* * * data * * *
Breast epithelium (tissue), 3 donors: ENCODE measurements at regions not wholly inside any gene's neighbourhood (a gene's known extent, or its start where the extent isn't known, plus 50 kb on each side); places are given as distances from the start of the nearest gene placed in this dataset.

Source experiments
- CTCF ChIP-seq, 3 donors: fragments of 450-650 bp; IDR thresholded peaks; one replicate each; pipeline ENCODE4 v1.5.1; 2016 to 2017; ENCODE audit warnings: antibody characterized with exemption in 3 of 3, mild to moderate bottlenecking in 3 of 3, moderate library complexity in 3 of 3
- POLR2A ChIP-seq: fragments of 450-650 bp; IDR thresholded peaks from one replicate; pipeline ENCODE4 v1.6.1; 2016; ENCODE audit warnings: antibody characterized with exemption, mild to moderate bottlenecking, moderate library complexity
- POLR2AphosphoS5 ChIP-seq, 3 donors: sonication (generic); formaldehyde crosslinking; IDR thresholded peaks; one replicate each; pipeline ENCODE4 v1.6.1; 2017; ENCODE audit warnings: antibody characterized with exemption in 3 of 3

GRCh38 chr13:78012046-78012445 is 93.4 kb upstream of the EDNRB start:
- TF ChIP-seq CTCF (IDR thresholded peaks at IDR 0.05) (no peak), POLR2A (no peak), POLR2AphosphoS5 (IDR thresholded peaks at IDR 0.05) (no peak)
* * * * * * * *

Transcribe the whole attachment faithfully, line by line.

Breast epithelium (tissue), 3 donors: ENCODE measurements at regions not wholly inside any gene's neighbourhood (a gene's known extent, or its start where the extent isn't known, plus 50 kb on each side); places are given as distances from the start of the nearest gene placed in this dataset.

Source experiments
- CTCF ChIP-seq, 3 donors: fragments of 450-650 bp; IDR thresholded peaks; one replicate each; pipeline ENCODE4 v1.5.1; 2016 to 2017; ENCODE audit warnings: antibody characterized with exemption in 3 of 3, mild to moderate bottlenecking in 3 of 3, moderate library complexity in 3 of 3
- POLR2A ChIP-seq: fragments of 450-650 bp; IDR thresholded peaks from one replicate; pipeline ENCODE4 v1.6.1; 2016; ENCODE audit warnings: antibody characterized with exemption, mild to moderate bottlenecking, moderate library complexity
- POLR2AphosphoS5 ChIP-seq, 3 donors: sonication (generic); formaldehyde crosslinking; IDR thresholded peaks; one replicate each; pipeline ENCODE4 v1.6.1; 2017; ENCODE audit warnings: antibody characterized with exemption in 3 of 3

GRCh38 chr13:78012046-78012445 is 93.4 kb upstream of the EDNRB start:
- TF ChIP-seq CTCF (IDR thresholded peaks at IDR 0.05) (no peak), POLR2A (no peak), POLR2AphosphoS5 (IDR thresholded peaks at IDR 0.05) (no peak)